The former deputy general secretary, Jerome Champagne has officially entered the FIFA presidential election race to succeed the embattled, former FIFA president Sepp Blatter.
He is the fourth official candidate for the election, which is scheduled to take place on February 26 and has already sent his application letter and eight nomination letters to FIFA on Monday night.
Champagne, a French former diplomat, told The Associated Press in an interview ahead of launching his bid for football’s top job on Friday.
Champagne’s detailed document includes some exciting plans to modernise how the plagued governing body is run. They include plans to fight inequality, including cuts to European places at FIFA and the World Cup, and to trial the use of video review to help referees.
Champagne campaigned for the previous election, won in May by his former boss and ally Sepp Blatter, but did not get the required backing of five members to be a candidate.
Monday is set as the deadline for the February emergency election and he now joins Michel Platini, Prince Ali bin al-Hussein and David Nakhid, a former Trinidad and Tobago player, in contention.
In 2010, Platini, campaigned for Champagne’s exit from FIFA and this time, the former is suspended by the FIFA ethics committee and unlikely to be accepted as a candidate. The UEFA president is appealing against Platini’s ban for taking a $2m salary payment nine years after he worked as Blatter’s personal adviser.
Blatter, who is also suspended for paying Platini from FIFA funds in 2011, called the election amid a deepening corruption crisis in June. He announced his planned exit just four days after winning re-election despite FIFA then being subject to American and Swiss criminal investigations of bribery and suspected money-laundering.
Champagne gets a second chance to lead FIFA amidst all of the scandals.
“Voters want someone who knows how FIFA functions – for the good and for the bad,” said Champagne, who was not linked to personal corruption during and since his 11 years working at FIFA. “It’s a unique opportunity to restore FIFA and to continue what has been done correctly in 111 years.”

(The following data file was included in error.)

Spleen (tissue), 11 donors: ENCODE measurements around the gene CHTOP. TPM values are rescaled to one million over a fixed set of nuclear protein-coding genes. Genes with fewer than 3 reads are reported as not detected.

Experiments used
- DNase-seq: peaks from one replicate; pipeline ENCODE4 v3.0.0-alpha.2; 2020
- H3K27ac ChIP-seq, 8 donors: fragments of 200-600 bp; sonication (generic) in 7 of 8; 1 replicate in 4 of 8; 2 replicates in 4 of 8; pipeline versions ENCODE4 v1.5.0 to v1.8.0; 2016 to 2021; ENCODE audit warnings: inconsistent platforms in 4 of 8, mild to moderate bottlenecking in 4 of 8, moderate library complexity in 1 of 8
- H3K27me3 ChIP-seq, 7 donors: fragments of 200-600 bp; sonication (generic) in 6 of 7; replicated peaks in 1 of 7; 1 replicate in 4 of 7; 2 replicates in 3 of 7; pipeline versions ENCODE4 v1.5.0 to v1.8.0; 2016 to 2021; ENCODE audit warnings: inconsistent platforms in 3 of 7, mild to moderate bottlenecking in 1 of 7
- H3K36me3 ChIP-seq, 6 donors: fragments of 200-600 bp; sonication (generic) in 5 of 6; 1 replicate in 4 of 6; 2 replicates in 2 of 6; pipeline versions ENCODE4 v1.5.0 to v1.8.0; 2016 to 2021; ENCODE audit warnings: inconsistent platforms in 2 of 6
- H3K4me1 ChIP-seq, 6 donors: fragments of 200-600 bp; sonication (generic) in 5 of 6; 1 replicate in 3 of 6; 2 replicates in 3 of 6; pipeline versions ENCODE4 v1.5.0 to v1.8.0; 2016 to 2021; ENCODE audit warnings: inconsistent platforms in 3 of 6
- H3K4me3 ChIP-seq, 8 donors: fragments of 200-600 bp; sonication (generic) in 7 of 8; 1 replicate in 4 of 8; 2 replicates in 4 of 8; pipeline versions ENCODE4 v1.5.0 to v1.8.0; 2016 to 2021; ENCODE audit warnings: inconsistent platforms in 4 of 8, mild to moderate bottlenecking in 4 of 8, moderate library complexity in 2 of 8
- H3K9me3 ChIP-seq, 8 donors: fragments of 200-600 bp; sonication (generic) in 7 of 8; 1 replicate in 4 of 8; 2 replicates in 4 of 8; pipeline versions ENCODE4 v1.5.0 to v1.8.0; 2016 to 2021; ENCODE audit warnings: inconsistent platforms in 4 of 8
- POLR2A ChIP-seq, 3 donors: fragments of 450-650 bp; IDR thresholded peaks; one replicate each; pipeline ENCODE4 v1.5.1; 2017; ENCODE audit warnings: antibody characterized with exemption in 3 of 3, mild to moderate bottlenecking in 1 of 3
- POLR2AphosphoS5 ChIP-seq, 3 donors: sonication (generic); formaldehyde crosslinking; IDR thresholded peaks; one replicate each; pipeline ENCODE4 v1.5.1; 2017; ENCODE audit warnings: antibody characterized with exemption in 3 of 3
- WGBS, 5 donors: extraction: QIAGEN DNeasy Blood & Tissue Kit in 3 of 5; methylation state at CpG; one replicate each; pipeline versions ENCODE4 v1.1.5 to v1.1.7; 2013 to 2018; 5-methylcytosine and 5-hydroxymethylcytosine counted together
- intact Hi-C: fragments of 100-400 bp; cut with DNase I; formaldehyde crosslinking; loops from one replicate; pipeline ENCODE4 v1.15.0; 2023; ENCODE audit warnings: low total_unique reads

Champagne proposes current ideas to reform FIFA by suggesting a 12-year limit on all elected positions, quotas to ensure women are represented on all football bodies worldwide and “open and competitive” bidding for all commercial contracts.
He is an admirer of development in poorer football nations, and has long argued against Europe’s concentration of wealth and players from across the world.
He set a target of building 400 artificial turf pitches worldwide within four years, partly funded by spending less of FIFA’s $1bn-plus annual revenue on running costs.
Champagne advocates that the reduction in use of private charter jets could help meet a five percent cost-cutting target.
Up to 10 new FIFA member nations could be accepted, from Caribbean and Pacific islands and Kosovo, where Champagne has advised football officials since leaving FIFA.
He is reported to have also met with Issa Hayatou, the interim FIFA president from Cameroon who can influence most of the 54 African voters.
Champagne said he sent spent “a little less than” 50,000 euros ($55,000) of his own money on the first campaign, and does not yet have major financial backers lined up. He pledged transparency in identifying any that come forward.